A second example is from my synagogue. This experience invokes the Chinese proverb, “Tell me and I forget, show me and I’ll remember, involve me and I’ll understand.” During Simhat Torah, the Rabbi gathers all religious school students in the sanctuary, asking them to stand in the center as the entire Sefer Torah is unrolled and the huge parchment envelopes the class. The Rabbi, invoking the two elements of experiential education cited above, asks the students to travel in time to different parts of the Bible by way of the Torah Scroll. “Where is creation?” he asks, followed by other points in Biblical time: the giving of the Torah at Mt. Sinai, the Tower of Babel, and the 10 plagues. The students both see and feel themselves surrounded by their tradition. While the Rabbi explains, he also asks the group, “What does this feel like? What do you think these stories are all about and why are they so important to us?”

The students’ eyes are big, curious and eager to take on every task and respond to every question. They are encouraged to run around, imagine, think creativity and share ideas. They are having fun! They are also learning, and not just on the surface. They are engaging in serious discussion and gaining serious knowledge of Jewish history and tradition, working on their Hebrew language skills, understanding the origins of Jewish holidays, grappling with text, and learning about one another in the process. This is more than just having fun; this is creating significant opportunity for Jewish learning and literacy.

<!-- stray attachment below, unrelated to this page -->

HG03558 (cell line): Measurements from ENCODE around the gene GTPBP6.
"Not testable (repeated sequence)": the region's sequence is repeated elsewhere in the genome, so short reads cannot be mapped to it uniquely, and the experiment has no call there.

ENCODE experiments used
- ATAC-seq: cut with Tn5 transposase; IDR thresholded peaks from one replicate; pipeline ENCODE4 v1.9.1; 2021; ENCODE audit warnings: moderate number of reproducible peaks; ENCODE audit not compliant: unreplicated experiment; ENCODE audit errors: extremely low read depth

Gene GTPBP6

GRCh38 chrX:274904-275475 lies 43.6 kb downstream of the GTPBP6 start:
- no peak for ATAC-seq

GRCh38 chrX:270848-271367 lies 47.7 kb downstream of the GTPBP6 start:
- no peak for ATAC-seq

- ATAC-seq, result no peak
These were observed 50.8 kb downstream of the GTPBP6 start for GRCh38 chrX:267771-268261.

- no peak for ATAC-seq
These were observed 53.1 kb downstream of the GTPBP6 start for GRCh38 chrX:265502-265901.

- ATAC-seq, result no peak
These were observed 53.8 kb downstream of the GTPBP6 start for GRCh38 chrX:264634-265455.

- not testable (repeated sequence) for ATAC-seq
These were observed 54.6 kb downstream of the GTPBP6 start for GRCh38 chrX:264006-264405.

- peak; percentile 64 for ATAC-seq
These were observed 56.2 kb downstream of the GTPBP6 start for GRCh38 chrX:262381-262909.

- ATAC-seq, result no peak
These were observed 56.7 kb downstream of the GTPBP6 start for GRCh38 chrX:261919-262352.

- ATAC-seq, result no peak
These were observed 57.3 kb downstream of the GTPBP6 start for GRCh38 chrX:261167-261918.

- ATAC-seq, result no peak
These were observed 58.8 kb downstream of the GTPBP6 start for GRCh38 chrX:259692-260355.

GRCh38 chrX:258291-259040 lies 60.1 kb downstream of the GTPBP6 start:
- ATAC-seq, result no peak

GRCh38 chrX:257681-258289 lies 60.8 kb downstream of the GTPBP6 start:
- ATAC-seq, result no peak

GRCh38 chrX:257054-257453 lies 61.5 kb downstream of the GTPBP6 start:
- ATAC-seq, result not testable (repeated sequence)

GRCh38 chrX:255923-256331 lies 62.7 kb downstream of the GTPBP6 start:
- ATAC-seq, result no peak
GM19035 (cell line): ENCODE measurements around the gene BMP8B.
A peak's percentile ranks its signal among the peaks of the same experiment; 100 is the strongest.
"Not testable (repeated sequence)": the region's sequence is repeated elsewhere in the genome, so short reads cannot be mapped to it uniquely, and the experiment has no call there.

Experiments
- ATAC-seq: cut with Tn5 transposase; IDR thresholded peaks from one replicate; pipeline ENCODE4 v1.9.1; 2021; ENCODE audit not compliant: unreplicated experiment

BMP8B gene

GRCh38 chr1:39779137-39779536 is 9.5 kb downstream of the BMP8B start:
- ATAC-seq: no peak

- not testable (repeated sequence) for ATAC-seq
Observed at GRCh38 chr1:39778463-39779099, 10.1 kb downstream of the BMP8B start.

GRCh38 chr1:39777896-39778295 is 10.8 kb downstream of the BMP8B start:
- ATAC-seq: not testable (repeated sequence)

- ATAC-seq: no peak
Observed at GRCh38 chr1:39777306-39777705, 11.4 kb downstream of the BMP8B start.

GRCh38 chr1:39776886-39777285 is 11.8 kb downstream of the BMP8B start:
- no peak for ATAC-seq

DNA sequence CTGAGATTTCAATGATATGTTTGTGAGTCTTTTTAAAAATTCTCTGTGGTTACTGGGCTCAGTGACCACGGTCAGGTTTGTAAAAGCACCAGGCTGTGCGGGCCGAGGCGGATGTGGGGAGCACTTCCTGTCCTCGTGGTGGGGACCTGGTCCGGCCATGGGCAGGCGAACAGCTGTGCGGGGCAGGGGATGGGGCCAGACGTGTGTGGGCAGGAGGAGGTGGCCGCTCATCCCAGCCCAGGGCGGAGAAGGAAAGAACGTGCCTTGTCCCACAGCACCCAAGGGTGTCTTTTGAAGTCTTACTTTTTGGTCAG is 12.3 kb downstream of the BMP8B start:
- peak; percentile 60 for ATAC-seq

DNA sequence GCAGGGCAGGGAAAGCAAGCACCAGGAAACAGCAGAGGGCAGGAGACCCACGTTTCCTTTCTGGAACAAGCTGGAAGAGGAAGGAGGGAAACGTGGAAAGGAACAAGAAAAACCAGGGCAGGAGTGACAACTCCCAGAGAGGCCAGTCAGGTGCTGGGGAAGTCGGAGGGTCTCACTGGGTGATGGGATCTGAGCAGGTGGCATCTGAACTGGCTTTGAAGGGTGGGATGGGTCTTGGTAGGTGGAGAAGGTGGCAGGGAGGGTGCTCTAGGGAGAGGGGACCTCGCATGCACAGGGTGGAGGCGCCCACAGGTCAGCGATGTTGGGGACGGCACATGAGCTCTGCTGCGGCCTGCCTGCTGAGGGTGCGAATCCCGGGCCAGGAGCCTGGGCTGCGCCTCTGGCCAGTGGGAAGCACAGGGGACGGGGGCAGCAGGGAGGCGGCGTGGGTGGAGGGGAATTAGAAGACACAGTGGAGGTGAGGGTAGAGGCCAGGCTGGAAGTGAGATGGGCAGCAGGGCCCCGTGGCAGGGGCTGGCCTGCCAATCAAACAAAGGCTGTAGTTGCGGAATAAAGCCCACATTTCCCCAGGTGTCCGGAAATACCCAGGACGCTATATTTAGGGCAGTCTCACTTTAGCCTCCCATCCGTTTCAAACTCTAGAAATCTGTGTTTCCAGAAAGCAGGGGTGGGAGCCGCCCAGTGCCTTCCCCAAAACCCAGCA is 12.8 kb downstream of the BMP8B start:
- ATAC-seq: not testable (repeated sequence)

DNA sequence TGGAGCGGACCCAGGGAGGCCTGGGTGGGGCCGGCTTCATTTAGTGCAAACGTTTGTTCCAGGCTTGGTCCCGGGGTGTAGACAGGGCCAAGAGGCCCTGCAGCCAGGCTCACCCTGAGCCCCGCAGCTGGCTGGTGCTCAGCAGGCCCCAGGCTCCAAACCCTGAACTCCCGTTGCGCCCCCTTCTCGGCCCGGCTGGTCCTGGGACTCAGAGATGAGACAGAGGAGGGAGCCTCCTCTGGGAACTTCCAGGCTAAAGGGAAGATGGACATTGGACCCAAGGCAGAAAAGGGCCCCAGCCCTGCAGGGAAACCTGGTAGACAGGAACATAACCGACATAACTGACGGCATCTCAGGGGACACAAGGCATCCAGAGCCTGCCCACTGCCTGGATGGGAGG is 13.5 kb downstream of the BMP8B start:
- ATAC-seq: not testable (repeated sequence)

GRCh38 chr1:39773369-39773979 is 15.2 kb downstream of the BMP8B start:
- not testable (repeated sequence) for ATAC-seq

It is important to note that the activities might have remained on a superficial level, and we would have missed opportunities for learning and engagement, if not for the facilitation and reflection the educators employed. Because they were utilized, the learning was deep and powerful.

This learning, this experiential education approach that engages and seriously educates, can and does happen anywhere. We could easily imagine successfully switching the settings of each activity: The Shalom Rav experience could take place during synagogue services and an experience similar to that on Simhat Torah could be held at camp.

I hope that we all gain the ability to reject limitations in our assumptions about settings and approaches to education. Experiential education can be a creative approach to both strengthen Jewish literacy for our future generations, and ignite their love of Judaism too, wherever they may be.

Mark S. Young is the Program Coordinator of the Experiential Learning Initiative at the William Davidson Graduate School of Jewish Education of the Jewish Theological Seminary. Mark has worked in education, programming and human resource roles for multiple non-profit Jewish and secular institutions including sleep-away camps, community centers and social-service agencies for the past decade. Mark is a graduate McGill University and received his MPA and MA in Non-profit Management and Judaic studies from NYU.